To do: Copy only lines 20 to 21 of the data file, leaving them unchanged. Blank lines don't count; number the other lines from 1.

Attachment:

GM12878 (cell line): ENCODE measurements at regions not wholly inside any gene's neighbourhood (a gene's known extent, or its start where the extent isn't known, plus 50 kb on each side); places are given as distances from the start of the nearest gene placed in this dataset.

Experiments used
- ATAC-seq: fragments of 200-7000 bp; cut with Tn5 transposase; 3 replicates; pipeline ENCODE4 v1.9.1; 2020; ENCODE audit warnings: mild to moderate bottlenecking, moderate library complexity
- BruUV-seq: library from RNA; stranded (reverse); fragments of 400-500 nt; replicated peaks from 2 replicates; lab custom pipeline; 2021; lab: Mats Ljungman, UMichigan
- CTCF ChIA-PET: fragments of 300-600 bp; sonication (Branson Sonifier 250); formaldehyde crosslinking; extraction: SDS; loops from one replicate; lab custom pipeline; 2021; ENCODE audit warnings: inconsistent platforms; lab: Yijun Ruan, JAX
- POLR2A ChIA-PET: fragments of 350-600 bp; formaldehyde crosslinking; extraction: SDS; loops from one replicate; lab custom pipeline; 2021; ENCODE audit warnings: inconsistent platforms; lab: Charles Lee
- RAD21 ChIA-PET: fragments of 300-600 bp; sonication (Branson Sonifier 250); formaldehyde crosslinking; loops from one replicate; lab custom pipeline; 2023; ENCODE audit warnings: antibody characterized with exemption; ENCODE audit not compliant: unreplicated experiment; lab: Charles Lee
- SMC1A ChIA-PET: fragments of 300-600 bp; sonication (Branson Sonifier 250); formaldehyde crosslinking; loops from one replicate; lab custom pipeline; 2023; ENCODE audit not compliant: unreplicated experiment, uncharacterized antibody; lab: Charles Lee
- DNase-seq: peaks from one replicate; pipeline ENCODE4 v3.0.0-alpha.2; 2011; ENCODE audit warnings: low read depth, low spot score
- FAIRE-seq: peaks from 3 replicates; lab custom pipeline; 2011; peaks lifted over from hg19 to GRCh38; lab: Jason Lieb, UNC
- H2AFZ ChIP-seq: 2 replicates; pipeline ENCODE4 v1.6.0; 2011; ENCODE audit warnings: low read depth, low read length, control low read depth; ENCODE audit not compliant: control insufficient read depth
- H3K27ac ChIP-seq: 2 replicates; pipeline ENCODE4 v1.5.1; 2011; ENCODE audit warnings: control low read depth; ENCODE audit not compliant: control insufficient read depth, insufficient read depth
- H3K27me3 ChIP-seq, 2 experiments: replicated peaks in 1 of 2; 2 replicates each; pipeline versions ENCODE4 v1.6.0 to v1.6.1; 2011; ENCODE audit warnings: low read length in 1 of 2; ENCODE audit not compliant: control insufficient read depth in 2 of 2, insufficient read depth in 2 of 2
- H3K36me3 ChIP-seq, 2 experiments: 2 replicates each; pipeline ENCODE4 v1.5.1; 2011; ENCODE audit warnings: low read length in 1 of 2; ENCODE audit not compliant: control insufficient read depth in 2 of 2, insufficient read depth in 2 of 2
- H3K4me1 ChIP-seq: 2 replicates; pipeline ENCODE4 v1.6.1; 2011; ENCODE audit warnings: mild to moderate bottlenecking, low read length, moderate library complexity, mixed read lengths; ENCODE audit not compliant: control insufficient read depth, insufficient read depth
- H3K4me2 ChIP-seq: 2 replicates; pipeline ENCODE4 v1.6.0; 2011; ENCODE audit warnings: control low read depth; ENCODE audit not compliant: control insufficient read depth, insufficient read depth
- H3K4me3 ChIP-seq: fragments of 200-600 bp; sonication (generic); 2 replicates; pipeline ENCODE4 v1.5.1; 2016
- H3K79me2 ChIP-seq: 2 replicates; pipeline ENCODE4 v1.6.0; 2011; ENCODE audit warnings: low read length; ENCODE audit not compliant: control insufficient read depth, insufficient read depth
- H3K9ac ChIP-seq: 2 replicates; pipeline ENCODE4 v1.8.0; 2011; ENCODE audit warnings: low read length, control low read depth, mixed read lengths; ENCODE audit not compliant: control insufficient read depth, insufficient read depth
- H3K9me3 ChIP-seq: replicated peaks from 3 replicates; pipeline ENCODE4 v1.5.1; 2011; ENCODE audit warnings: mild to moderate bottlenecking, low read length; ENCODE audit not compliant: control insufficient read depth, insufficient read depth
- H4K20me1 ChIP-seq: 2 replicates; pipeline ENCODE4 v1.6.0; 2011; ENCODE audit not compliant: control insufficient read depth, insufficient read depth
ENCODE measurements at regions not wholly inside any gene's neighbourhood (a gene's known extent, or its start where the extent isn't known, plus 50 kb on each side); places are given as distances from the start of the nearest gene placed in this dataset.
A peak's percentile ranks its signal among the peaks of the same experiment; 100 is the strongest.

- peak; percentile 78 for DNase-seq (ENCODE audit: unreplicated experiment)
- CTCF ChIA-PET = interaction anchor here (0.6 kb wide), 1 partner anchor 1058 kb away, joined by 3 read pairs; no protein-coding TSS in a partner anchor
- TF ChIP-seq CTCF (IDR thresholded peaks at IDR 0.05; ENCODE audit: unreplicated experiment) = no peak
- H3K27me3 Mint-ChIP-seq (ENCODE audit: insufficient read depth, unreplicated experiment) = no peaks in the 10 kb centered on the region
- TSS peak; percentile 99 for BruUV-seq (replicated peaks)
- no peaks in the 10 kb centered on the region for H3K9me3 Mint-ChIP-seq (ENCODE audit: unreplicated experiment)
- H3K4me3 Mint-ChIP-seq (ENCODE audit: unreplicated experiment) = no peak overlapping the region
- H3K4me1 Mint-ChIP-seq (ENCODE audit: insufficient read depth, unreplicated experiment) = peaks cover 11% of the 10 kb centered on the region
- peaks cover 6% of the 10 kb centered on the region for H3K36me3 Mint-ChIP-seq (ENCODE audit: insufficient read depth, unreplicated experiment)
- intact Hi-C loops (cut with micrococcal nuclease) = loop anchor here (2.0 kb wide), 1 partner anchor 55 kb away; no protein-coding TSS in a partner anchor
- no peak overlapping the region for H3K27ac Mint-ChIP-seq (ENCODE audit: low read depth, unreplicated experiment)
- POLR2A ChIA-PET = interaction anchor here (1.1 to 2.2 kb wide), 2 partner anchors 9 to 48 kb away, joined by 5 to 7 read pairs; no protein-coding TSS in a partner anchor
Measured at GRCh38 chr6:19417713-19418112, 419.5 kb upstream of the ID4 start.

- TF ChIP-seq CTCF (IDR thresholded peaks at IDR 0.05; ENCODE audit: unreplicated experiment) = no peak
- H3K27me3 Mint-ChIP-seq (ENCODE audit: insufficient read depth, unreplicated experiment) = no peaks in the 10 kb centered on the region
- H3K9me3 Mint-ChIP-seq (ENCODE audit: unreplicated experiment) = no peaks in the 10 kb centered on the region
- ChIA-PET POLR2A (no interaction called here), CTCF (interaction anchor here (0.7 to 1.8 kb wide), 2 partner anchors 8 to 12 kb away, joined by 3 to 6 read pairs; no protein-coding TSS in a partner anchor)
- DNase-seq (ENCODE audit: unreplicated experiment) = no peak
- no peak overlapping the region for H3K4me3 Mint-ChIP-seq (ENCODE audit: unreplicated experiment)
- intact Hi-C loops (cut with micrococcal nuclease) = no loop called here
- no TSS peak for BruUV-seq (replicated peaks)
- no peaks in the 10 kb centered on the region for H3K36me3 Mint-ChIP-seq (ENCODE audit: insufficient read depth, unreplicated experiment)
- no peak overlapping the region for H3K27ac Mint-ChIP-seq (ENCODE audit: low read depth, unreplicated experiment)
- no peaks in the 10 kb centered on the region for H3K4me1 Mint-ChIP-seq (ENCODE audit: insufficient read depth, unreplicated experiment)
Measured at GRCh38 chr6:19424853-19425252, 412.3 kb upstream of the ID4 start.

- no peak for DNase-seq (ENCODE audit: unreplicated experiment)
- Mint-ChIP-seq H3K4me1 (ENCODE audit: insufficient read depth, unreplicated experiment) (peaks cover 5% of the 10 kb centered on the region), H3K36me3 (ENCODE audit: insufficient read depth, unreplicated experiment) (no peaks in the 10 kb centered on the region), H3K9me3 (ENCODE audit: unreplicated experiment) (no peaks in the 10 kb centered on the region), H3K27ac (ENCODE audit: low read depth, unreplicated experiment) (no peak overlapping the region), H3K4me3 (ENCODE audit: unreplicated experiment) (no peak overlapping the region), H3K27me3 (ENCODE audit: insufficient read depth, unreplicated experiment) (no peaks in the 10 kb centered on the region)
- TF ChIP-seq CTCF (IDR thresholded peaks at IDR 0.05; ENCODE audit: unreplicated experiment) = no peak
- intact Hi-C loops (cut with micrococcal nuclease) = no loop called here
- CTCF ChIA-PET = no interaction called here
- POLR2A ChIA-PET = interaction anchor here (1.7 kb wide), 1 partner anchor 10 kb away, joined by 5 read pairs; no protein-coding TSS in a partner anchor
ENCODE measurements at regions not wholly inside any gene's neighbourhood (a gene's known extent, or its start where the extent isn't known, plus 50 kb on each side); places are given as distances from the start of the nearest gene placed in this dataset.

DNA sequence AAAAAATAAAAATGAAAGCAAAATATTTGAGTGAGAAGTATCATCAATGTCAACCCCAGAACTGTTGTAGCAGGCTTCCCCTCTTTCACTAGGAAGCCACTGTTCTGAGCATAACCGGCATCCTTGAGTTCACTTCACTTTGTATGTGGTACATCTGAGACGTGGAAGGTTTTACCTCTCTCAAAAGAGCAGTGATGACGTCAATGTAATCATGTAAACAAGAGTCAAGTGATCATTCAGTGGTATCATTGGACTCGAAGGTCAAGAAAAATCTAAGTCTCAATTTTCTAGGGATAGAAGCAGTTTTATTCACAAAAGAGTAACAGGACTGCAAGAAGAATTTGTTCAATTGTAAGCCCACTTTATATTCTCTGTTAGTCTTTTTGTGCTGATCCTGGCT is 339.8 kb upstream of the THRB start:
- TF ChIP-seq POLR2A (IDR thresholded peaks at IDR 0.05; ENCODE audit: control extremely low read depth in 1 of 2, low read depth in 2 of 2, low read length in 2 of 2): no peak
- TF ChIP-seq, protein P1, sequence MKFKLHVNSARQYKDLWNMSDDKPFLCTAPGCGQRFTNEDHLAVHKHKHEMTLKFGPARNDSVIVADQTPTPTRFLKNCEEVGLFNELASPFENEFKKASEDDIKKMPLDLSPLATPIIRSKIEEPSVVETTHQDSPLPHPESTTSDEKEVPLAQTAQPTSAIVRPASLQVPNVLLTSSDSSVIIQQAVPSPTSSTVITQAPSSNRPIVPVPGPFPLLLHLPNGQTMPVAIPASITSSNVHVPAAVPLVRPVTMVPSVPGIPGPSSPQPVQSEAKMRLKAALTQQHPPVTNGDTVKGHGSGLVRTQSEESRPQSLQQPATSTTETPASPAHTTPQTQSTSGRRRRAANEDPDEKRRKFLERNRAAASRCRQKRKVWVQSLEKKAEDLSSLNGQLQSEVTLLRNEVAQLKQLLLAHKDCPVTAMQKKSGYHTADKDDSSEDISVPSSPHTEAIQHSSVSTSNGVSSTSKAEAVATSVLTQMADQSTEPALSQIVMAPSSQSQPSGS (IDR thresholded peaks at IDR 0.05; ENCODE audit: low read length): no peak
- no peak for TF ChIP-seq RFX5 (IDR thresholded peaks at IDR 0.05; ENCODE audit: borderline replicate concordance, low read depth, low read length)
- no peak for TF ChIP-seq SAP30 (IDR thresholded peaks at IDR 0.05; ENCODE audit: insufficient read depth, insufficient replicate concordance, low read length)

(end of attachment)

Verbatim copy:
- H3K9me3 ChIP-seq: replicated peaks from 3 replicates; pipeline ENCODE4 v1.5.1; 2011; ENCODE audit warnings: mild to moderate bottlenecking, low read length; ENCODE audit not compliant: control insufficient read depth, insufficient read depth
- H4K20me1 ChIP-seq: 2 replicates; pipeline ENCODE4 v1.6.0; 2011; ENCODE audit not compliant: control insufficient read depth, insufficient read depth